by Michelle Sanchez
Immersing myself in this class introduced me to an entirely new research methodology, archival research, and field of study, queer studies. I pored over decades-old copies of The Daily Texan and The Rag (an underground newspaper published in Austin from 1966-1977) for the smallest blurb mentioning the Gay Liberation Front. I delved into gay men’s travel guides to uncover information about a business that appeared to have been almost entirely overlooked by the internet. I even took a bus over to BookWoman, one of the last standing relics of Austin’s queer 70s, and spoke with the owner to get information on my narrator. This class reawakened my ravenous desire to explore and learn. I felt the true appeal of research.
This class connected me to the greater cultural heritage of the queer community. It educated me on the intricacies and idiosyncrasies of oral histories as a methodology. It even helped me speak with some interesting characters (how else was I going to speak with a gay man in his 70s for 6 hours straight?). My greatest takeaway from this class, though, was the record I created for the queer people of posterity. I listened to elders’ stories, documented their legacies, and that was truly an honor.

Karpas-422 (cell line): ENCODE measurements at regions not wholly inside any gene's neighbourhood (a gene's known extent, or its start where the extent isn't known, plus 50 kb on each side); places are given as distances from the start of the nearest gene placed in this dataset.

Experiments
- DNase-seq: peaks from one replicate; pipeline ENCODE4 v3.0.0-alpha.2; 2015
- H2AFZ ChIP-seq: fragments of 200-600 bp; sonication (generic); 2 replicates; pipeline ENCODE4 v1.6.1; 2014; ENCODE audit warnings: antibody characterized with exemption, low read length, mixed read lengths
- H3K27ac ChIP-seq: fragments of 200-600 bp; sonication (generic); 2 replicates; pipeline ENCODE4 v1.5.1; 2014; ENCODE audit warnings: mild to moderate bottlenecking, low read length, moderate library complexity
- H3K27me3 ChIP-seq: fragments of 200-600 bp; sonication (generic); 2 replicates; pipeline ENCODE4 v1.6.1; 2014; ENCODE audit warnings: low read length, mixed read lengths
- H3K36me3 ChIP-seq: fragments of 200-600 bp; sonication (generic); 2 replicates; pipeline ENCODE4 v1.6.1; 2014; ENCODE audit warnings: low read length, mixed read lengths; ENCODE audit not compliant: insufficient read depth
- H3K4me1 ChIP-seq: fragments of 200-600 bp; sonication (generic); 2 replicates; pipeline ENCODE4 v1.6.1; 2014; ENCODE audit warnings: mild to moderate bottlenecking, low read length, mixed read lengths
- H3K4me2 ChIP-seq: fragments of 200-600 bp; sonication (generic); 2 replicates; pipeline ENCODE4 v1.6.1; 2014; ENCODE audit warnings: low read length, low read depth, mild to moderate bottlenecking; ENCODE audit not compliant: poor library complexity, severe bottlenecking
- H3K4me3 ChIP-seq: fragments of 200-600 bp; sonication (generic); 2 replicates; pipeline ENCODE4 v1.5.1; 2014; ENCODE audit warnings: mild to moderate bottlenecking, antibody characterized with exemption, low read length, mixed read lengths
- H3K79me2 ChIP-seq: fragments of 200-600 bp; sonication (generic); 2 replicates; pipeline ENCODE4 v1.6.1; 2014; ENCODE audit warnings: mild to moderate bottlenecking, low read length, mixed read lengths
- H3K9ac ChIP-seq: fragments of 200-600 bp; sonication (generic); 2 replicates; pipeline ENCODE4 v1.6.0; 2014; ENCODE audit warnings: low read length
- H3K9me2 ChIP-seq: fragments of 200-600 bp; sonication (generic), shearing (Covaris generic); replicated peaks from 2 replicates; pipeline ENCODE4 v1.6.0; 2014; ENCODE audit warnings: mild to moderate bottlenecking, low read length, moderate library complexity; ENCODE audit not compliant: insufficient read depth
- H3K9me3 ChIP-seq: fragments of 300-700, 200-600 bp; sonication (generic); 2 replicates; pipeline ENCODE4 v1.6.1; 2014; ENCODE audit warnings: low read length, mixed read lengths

When it came time to pick a narrator, Lois Ahrens immediately caught my eye. Her description described someone who was active in feminist circles, and nostalgic for the time she spent in Austin. I felt a sense of relatability, as I am also a queer woman who longed to join the hustle and bustle of big city life.
Speaking to her wasn’t all sunshine and rainbows. There were a few moments in our pre-interview and interview where she became emotional. She would gleefully recall someone she remembered hanging out with, immediately followed by one or the other of us finding that the person in question had passed away. Despite that, she chronicled moments of humor. My interview with Lois helped solidify the importance of oral histories to me.
Michelle Sanchez is an undergraduate student studying computer science at the University of Texas at Austin.